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Are coworking spaces worth the spend?

TechHub 4

One reason London is such a great place for startups to set up base is the sheer volume of co-working spaces available.

They provide a flexible working environment and a lot are located in the most vibrant parts of the city, providing a myriad networking opportunities. But are they actually the best option for startups?

Many entrepreneurs initially develop their ideas and companies from home, given the shoestring nature of startup-dom and the obvious cost-saving implications of doing so. However, an increasing number are choosing to move into co-working spaces, which offer desk space for a variety of budgets in a number of locations.

Money money money

The price of co-working in the capital seems to be around £300 – £600 per month per person for unlimited access, whether for a set desk to call your own, or a hot-desking arrangement/free-for-all.

I actually worked in one years ago that was in the basement of a building, the only natural light was a slither along one side of the room, underneath a spattering of glass tiles in the pavement above. I never sat in one of those sought-after spots – people would race there in the morning as I crept in sleepily, coffee in hand.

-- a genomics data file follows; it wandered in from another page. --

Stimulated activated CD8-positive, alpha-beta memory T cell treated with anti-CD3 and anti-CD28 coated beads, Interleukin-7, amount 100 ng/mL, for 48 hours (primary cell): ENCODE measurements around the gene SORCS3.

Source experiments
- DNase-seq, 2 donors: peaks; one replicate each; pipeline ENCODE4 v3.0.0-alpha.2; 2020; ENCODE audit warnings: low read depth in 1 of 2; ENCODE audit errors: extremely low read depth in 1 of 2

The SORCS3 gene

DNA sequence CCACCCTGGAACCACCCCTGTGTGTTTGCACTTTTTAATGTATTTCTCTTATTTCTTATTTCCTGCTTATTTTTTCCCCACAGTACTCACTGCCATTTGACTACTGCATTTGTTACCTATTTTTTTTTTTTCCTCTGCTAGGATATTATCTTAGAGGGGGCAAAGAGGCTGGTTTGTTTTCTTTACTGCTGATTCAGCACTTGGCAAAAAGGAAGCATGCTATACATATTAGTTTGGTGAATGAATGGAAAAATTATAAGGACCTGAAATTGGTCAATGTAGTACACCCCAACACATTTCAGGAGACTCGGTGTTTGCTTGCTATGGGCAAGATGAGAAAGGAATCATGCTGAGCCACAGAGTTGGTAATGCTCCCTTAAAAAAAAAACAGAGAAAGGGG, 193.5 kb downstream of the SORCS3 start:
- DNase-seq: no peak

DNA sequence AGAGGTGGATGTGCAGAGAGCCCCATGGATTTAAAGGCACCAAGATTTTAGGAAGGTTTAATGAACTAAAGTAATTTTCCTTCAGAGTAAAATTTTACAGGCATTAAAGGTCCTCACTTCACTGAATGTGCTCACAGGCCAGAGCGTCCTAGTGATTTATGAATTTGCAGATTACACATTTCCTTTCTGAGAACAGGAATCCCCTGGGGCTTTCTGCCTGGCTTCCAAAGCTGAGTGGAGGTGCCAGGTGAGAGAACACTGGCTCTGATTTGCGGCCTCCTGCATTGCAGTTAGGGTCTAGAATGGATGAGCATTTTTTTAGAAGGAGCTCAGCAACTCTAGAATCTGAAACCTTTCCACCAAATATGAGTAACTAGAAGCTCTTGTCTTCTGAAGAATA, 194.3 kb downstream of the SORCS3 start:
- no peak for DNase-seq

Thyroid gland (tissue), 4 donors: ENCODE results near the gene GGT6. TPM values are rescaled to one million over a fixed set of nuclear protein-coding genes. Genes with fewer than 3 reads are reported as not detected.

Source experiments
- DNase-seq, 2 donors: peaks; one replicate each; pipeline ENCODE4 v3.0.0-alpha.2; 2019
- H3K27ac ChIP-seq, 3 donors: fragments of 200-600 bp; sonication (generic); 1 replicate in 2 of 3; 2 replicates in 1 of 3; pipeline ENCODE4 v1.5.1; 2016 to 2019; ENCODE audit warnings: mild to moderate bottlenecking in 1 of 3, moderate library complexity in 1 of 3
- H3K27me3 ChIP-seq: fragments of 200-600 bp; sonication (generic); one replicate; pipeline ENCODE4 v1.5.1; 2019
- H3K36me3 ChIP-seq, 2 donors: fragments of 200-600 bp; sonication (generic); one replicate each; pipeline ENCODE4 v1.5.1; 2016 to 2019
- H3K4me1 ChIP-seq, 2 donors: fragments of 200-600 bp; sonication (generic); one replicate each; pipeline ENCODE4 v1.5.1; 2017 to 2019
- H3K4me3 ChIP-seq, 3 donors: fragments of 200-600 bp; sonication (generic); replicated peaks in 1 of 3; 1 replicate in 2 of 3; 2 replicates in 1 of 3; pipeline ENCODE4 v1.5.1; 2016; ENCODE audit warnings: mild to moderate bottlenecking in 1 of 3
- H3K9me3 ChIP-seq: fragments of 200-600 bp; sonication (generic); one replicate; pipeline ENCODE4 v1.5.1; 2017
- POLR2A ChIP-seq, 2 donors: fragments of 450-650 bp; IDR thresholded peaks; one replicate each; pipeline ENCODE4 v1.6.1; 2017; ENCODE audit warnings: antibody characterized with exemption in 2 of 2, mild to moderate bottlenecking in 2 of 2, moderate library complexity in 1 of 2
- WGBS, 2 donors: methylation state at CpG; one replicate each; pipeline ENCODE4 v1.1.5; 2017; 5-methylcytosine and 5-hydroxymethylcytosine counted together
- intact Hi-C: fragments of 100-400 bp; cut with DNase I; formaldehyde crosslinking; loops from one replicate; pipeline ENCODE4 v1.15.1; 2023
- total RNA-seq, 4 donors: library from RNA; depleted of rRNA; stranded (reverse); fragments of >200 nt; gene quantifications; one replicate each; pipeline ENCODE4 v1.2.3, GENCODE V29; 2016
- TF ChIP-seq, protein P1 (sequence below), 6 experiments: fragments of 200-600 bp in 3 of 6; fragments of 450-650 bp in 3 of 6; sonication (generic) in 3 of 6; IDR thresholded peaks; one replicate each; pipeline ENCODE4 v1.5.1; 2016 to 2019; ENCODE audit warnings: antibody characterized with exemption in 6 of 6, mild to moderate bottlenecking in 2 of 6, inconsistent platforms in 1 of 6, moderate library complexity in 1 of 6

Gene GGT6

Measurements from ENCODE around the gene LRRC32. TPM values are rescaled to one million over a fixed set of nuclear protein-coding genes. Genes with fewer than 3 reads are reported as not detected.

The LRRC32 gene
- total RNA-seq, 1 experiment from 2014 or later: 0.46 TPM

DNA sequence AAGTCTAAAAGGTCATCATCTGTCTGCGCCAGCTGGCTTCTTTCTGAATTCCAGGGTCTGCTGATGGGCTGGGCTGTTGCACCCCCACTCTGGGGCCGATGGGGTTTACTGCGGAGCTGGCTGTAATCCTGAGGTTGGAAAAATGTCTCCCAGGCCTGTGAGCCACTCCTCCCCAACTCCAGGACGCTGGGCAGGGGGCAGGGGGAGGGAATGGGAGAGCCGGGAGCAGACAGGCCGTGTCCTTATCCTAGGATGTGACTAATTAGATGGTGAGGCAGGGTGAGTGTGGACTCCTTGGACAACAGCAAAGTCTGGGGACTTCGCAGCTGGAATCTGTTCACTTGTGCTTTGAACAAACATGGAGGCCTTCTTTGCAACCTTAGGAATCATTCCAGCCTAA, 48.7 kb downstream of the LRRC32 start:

Anyway, there are some cost-saving benefits of being based in a coworking space. To name a few: you don’t have to pay bills (they’re all included), you don’t have to buy your own printer and most provide free tea and coffee.

Dimple Lalwani, founder of Social Belly (a sort of AirBnB for dinner parties) is based at TechHub in Campus London. She said: “I guess a lot of people think that working from home saves commuting time, travel costs and even coffees and lunch, but the reality is the amount of people you meet and the amount of things you learn by being surrounded by people who’re in the same boat as you is invaluable.”

“The journey of an entrepreneur can be a very lonely one, especially at the beginning. Being in a co-working space makes me feel like I’m not alone in this journey,” she added.

Unsurprisingly, James Layfield, CEO and founder of coworking space Central Working, agrees: “Joining shared workspaces introduces startups to a like-minded community of businesses and provides them with those crucial connections that drive success.”

But is it for everyone? If you’re a company that deals with a lot of sensitive data, being in an open office where anyone could peep over your shoulder is less than ideal. Equally, if you value quiet time, coworking spaces might not be right for you.

“If you prefer to work entirely independently of any collaboration, then shared workspaces may not be for you, but I’d be concerned about the business prospects of anyone who never intends to work with others,” said Layfield.


One thing that coworking spaces are great for is offering flexible contracts. They understand the nature (and budgets) of startup companies and know these small firms don’t want to part with too much of their hard-earned cash upfront, nor be locked into a lengthy contract …

… read the rest of this article on Cisco’s Startup Hub.